What the article claims the research found was that autism was assosicated with "rare duplications and deletions of stretches of DNA that appear to have arisen spontaneously." Further they included the statistic of 8% was what occured in this explanation compared to only 2% in affected siblings. So, conclusion of this study according to the Times, was that (even though its not proven) its believed many of these changing - removal and duplication- of certain genes which are seen in the affected DNA areas are the cause of the autism in these children.

So wouldn't that raise the question of what would be the reason or cause of the mutations? If not genetically passed from parent to child?


Genes and Autism

What causes the Mutations?

In many diseases you see an inheritance pattern that you just don't see with autism.-Michael Ronemus (CoAuthor of the Cold Spring Harbor team and research investigator)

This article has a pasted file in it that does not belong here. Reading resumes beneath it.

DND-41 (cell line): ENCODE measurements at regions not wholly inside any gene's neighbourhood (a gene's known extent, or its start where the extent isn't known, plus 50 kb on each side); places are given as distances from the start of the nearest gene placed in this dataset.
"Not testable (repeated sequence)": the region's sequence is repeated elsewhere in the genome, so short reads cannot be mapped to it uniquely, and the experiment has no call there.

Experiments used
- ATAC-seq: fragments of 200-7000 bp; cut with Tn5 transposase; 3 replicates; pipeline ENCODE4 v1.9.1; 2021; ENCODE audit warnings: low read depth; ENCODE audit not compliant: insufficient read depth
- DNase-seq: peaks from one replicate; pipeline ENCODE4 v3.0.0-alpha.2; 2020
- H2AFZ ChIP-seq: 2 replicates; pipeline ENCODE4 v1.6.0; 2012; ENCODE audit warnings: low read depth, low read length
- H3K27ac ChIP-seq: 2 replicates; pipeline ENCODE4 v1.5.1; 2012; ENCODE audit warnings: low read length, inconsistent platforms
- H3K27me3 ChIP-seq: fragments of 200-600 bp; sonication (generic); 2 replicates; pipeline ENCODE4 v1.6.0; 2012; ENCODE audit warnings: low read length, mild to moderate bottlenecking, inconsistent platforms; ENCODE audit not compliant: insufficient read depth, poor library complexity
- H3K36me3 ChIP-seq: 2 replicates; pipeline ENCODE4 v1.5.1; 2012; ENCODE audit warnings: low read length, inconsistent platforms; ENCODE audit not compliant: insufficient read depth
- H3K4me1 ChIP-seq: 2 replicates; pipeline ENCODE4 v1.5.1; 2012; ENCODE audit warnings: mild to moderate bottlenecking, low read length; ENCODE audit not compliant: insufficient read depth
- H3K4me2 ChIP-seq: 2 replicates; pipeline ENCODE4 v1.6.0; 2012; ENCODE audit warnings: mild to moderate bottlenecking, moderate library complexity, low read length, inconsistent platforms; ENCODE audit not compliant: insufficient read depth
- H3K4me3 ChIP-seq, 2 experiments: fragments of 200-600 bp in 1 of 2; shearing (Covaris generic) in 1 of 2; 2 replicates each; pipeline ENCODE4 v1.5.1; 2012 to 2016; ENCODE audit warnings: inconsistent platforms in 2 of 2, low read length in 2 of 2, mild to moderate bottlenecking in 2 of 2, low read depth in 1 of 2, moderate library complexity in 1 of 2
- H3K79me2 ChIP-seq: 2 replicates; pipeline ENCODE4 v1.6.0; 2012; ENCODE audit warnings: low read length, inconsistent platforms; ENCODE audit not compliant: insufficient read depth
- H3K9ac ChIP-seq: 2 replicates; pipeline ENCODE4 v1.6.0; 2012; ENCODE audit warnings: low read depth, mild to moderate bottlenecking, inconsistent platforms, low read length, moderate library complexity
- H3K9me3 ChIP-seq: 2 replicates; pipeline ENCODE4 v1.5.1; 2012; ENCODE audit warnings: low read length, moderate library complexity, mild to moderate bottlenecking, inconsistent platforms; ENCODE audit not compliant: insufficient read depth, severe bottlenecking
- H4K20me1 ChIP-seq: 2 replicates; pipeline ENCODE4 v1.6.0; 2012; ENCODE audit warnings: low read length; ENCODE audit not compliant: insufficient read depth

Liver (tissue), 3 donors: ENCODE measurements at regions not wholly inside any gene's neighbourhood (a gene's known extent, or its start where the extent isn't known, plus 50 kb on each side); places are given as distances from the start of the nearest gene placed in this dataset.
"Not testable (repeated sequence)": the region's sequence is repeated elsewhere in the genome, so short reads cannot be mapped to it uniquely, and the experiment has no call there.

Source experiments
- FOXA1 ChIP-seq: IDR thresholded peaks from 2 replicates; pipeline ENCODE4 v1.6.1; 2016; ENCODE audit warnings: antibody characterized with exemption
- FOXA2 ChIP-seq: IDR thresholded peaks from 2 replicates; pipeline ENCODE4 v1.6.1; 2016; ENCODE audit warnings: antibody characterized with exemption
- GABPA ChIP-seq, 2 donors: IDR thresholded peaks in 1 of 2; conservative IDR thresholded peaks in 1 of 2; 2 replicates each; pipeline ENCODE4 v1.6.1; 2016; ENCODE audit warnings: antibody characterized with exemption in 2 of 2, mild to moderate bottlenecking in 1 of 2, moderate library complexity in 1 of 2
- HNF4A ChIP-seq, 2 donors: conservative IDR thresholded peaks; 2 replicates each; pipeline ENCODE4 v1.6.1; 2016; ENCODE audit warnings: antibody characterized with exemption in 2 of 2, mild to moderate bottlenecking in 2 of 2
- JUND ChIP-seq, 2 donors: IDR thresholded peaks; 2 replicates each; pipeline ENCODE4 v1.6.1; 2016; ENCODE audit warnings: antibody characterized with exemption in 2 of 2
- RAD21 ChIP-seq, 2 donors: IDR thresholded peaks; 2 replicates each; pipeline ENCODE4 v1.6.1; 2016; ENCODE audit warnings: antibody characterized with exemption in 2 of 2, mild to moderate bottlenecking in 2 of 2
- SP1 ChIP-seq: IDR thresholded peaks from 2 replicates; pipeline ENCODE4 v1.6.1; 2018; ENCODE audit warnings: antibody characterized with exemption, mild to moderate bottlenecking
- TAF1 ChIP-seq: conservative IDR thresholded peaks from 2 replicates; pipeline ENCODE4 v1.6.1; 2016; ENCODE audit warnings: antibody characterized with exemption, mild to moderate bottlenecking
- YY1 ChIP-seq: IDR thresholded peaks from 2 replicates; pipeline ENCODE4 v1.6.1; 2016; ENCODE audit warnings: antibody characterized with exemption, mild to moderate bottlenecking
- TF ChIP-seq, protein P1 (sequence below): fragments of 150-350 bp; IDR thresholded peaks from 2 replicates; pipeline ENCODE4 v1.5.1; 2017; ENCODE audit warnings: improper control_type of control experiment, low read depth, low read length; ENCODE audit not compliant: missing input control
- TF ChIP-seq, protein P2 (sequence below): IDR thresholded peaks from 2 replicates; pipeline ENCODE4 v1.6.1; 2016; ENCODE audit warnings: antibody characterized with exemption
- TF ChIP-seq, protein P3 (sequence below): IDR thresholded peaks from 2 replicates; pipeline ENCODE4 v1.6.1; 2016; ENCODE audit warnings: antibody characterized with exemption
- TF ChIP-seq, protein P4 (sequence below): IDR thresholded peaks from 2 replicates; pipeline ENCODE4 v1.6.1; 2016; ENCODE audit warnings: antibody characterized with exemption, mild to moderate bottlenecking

As much as 300 of these said mutations are said to exist even though not all are identified as of yet.

Irva Hertz-Picciotto, an autism researcher who is also a professor of public health science at the University of California, Davis and not involved in the studies is raised, according to the times, about the cause of these mutations.

It addresses the belief that autism's increased diagnosis rates and linked to better diagnostic criteria and identification of the disorder earlier and more effeciently is being questioned by researches says the Times. It falls into my own belief of questioning envioronmental reason or exposures that may contribute to autism. Iva Hertz-Picciotto is quoted in the Times article:

The obvious conclusion one has to reach is that something enironmental may well be the cause of these spontaneous changes in DNA


© 2011 Abigayle Korinne